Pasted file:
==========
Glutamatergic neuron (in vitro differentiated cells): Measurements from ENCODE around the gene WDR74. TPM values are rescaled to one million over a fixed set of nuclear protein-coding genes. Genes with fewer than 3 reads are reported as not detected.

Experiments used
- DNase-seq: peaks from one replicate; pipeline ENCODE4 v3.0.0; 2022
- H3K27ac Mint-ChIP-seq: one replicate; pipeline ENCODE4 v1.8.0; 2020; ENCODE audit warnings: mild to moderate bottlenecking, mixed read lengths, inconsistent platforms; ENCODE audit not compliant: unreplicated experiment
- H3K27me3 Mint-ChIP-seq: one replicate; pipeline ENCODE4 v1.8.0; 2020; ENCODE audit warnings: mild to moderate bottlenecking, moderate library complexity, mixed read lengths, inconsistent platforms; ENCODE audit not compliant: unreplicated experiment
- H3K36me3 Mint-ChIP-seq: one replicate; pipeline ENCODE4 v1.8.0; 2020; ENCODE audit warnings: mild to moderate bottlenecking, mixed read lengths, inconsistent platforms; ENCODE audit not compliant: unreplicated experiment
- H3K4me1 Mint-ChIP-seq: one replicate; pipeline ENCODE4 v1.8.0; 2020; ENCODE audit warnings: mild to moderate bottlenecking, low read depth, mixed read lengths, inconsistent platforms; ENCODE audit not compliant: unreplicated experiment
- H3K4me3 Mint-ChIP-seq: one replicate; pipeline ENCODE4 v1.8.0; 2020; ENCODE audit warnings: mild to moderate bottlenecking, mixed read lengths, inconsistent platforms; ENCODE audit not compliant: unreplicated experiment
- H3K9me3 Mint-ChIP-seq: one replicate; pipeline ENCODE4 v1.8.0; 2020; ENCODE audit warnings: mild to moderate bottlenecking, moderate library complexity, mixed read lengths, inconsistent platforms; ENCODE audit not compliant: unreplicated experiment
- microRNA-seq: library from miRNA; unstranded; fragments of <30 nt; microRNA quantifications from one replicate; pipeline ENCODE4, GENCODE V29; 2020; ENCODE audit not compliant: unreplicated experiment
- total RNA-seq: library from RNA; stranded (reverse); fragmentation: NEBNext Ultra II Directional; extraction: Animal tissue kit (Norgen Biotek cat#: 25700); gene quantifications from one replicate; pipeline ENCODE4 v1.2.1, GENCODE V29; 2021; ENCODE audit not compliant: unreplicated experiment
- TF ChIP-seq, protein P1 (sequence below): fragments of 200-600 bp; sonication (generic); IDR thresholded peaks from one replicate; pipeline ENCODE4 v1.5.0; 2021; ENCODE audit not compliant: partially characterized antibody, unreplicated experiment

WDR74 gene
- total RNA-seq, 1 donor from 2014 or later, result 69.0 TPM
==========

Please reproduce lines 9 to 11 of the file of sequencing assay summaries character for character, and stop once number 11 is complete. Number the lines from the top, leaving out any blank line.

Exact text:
- H3K9me3 Mint-ChIP-seq: one replicate; pipeline ENCODE4 v1.8.0; 2020; ENCODE audit warnings: mild to moderate bottlenecking, moderate library complexity, mixed read lengths, inconsistent platforms; ENCODE audit not compliant: unreplicated experiment
- microRNA-seq: library from miRNA; unstranded; fragments of <30 nt; microRNA quantifications from one replicate; pipeline ENCODE4, GENCODE V29; 2020; ENCODE audit not compliant: unreplicated experiment
- total RNA-seq: library from RNA; stranded (reverse); fragmentation: NEBNext Ultra II Directional; extraction: Animal tissue kit (Norgen Biotek cat#: 25700); gene quantifications from one replicate; pipeline ENCODE4 v1.2.1, GENCODE V29; 2021; ENCODE audit not compliant: unreplicated experiment